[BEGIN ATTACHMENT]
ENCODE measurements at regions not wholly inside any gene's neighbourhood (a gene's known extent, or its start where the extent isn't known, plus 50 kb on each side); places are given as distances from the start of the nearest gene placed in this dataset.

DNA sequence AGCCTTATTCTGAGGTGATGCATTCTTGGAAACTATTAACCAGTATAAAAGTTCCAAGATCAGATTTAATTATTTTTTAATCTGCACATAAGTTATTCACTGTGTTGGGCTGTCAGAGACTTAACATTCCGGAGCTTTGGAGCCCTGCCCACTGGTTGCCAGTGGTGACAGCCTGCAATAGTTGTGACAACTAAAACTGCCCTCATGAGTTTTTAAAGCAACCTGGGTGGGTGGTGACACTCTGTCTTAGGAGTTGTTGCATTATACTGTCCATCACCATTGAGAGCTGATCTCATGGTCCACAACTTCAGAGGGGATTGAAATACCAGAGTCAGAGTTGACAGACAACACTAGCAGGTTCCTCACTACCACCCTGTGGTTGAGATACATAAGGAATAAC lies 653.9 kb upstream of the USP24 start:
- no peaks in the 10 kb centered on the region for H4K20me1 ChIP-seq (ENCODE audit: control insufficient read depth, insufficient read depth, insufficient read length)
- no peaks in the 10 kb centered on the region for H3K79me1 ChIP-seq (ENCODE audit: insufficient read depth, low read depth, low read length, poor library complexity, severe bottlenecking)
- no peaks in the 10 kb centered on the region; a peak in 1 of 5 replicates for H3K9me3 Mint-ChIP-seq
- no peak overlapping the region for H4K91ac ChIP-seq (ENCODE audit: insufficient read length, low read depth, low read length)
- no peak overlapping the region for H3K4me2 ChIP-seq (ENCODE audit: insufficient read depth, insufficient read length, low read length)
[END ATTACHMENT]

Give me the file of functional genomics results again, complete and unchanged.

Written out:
ENCODE measurements at regions not wholly inside any gene's neighbourhood (a gene's known extent, or its start where the extent isn't known, plus 50 kb on each side); places are given as distances from the start of the nearest gene placed in this dataset.

DNA sequence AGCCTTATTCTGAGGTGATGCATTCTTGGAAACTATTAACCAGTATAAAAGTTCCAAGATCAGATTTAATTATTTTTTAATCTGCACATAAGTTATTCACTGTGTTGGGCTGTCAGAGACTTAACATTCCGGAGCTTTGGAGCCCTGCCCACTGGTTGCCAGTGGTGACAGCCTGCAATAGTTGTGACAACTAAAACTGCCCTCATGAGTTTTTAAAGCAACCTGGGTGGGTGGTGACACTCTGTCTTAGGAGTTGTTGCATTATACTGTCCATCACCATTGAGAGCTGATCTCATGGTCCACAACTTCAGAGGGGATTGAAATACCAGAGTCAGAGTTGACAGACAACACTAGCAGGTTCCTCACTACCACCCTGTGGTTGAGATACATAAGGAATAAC lies 653.9 kb upstream of the USP24 start:
- no peaks in the 10 kb centered on the region for H4K20me1 ChIP-seq (ENCODE audit: control insufficient read depth, insufficient read depth, insufficient read length)
- no peaks in the 10 kb centered on the region for H3K79me1 ChIP-seq (ENCODE audit: insufficient read depth, low read depth, low read length, poor library complexity, severe bottlenecking)
- no peaks in the 10 kb centered on the region; a peak in 1 of 5 replicates for H3K9me3 Mint-ChIP-seq
- no peak overlapping the region for H4K91ac ChIP-seq (ENCODE audit: insufficient read length, low read depth, low read length)
- no peak overlapping the region for H3K4me2 ChIP-seq (ENCODE audit: insufficient read depth, insufficient read length, low read length)